One of the biggest stars working in Hollywood at the time, Kirk Douglas was firmly behind this movie, helping ramrod it right into production and is listed as executive producer. I've always thought this is one of his strongest, if underappreciated, performances. As slave turned gladiator turned general, Douglas is Spartacus. He has several effective so-called "bigger scenes" but the more effective moments are the quiet ones. When he touches the hand of the woman he loves, the rage in his eyes as he's addressed by his superiors, the pride when his army stands up for him, this is an actor doing his absolute best. He brings a real-life character to life, and it's easy to see why so many followed him against Rome. Douglas is charismatic and welcoming from beginning to end. He's furious and full of hate at the Roman system that enlists hundreds of thousands of slaves. Ultimately, he's pushed too far, and his response is something that shakes the world. Just a great performance from a Hollywood legend.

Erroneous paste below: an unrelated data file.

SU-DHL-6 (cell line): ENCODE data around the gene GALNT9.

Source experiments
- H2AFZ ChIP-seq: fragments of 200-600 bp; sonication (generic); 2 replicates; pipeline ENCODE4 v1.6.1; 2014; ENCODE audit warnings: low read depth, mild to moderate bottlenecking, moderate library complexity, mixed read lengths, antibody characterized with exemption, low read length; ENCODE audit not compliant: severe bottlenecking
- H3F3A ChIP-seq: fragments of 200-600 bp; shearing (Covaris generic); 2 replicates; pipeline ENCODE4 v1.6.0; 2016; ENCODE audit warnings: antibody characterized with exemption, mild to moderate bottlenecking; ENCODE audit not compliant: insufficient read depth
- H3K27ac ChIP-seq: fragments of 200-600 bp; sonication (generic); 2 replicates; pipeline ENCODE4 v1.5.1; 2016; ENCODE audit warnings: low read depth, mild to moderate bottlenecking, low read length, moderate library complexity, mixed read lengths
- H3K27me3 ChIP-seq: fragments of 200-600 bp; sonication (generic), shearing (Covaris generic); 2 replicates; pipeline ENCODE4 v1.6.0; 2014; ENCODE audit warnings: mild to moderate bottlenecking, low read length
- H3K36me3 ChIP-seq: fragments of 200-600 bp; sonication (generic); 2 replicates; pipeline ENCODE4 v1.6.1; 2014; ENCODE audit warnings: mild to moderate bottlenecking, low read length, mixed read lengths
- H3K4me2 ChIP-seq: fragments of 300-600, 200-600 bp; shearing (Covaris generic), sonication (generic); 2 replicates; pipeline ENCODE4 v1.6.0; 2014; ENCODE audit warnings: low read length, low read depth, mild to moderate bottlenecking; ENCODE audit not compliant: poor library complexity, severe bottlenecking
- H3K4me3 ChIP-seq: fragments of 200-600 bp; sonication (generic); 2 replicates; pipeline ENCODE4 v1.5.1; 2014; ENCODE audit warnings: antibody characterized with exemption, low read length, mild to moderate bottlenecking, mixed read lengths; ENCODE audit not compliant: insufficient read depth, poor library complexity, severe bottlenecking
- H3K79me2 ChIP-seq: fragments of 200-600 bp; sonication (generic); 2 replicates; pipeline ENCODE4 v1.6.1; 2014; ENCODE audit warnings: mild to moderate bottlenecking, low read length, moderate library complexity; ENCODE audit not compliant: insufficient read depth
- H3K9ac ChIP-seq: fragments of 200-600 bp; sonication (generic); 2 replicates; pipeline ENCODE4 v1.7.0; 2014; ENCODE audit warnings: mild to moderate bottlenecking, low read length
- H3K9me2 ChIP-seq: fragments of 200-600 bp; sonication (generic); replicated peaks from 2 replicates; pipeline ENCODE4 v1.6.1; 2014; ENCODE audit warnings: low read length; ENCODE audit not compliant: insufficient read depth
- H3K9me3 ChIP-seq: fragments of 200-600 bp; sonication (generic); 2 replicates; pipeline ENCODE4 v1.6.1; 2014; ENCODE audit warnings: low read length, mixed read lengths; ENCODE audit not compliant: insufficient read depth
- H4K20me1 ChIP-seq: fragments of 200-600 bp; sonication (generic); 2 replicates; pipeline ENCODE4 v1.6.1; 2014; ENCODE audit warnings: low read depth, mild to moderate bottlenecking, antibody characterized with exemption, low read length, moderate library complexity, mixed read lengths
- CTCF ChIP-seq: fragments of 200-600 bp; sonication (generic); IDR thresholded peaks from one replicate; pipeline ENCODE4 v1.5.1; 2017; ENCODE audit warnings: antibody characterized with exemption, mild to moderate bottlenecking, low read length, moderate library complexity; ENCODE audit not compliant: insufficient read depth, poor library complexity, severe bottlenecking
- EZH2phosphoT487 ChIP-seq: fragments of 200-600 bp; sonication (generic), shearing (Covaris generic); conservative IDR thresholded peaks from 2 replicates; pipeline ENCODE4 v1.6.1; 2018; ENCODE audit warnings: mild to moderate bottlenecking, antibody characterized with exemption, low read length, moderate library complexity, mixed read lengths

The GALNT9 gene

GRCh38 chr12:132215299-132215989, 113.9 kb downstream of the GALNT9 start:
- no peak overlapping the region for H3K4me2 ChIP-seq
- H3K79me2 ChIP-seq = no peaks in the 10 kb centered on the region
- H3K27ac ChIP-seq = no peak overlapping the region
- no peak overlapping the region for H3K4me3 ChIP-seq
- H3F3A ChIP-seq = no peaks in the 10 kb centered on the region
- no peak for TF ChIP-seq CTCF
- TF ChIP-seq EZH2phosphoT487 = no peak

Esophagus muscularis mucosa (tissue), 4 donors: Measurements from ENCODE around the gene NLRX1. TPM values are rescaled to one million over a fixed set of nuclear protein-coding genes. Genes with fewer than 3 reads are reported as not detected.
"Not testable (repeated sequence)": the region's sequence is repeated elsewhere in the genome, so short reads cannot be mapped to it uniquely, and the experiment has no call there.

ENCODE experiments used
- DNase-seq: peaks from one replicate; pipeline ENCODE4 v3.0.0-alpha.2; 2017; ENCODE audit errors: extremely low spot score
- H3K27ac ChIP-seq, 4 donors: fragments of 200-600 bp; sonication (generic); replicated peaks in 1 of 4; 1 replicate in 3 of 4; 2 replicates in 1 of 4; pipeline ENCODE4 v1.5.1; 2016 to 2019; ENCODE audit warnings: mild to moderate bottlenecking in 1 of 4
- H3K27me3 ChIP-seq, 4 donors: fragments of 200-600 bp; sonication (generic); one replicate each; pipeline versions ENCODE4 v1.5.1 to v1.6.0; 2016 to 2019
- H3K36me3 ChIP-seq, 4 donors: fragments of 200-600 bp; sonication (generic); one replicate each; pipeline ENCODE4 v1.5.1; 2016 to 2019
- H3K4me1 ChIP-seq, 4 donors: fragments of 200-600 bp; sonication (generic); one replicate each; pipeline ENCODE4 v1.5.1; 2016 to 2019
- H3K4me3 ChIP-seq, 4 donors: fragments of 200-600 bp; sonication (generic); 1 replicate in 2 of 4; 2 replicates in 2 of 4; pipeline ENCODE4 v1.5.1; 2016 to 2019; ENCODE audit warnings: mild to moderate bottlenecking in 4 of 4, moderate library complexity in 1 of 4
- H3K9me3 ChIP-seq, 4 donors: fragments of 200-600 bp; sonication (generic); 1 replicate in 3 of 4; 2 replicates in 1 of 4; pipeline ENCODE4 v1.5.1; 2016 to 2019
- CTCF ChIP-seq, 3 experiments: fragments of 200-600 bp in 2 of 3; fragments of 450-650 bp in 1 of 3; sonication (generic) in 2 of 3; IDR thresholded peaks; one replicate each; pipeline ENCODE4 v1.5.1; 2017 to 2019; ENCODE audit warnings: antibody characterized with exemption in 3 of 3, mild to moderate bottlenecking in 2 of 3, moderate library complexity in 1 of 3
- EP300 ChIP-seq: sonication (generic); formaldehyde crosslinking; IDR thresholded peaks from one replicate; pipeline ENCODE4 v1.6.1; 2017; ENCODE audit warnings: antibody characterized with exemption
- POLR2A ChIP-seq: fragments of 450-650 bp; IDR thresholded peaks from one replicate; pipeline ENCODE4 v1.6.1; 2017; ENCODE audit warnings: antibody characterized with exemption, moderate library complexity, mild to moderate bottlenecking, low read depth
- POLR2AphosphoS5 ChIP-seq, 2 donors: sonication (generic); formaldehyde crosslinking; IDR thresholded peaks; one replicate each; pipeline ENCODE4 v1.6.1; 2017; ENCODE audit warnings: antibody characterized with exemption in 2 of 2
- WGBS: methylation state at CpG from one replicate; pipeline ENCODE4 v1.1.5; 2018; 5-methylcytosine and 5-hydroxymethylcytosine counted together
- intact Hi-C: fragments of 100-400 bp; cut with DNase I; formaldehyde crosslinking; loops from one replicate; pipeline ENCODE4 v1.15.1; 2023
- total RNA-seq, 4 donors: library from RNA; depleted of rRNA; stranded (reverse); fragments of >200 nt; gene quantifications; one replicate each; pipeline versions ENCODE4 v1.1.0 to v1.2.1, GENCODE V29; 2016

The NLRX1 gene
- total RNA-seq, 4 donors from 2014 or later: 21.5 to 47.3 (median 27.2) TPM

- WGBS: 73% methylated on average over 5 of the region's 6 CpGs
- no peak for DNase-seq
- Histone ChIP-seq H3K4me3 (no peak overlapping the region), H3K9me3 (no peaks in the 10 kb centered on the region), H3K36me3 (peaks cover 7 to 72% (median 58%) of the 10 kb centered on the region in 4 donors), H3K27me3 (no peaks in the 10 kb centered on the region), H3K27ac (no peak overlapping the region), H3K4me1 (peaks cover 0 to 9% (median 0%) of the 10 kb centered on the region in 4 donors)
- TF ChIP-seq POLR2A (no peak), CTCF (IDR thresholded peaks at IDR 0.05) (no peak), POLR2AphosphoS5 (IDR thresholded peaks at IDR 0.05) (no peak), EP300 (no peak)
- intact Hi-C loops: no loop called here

What this flick is able to do so well is to blend so many different moving pieces together. It is an epic with a true ensemble cast, all of the assembled talent given a chance to shine. In one of the best love stories I can think of, Douglas has a great chemistry with Jean Simmons, playing Varinia, a slave from Brittania who becomes Spartacus' wife, friend and confidant. They just work. They're perfect together. There's one of the great actors of all-time, Laurence Olivier, relishing the part of Crassus, a criminally smooth, brilliant manipulator who yearns for power in all forms. There's Tony Curtis in one of his best roles, here as Antoninus, an educated slave who escapes from Olivier's Crassus and joins Spartacus' army. Opposites in most ways, the uneducated leader and the younger, educated fighter become very close, a father-son, brotherly relationship. There's Charles Laughton as Gracchus, the Roman senator with a long, distinguished career behind him, now opposing Crassus, and John Gavin as Caesar, the young and upcoming senator, both giving Rome's perspective as Spartacus' revolt grows and grows. Oh, and there's a scene-stealing Peter Ustinov as Batiatus, the owner of the gladiatoral school that Spartacus escapes from, an Oscar-winning part for Ustinov.